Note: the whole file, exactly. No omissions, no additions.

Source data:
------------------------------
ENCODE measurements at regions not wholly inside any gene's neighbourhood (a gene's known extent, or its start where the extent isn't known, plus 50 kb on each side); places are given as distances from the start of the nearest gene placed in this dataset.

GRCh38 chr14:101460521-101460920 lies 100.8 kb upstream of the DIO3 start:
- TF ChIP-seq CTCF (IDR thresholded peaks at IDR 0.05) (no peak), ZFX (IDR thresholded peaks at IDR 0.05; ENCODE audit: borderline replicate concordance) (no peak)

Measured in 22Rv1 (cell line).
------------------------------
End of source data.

ENCODE measurements at regions not wholly inside any gene's neighbourhood (a gene's known extent, or its start where the extent isn't known, plus 50 kb on each side); places are given as distances from the start of the nearest gene placed in this dataset.

GRCh38 chr14:101460521-101460920 lies 100.8 kb upstream of the DIO3 start:
- TF ChIP-seq CTCF (IDR thresholded peaks at IDR 0.05) (no peak), ZFX (IDR thresholded peaks at IDR 0.05; ENCODE audit: borderline replicate concordance) (no peak)

Measured in 22Rv1 (cell line).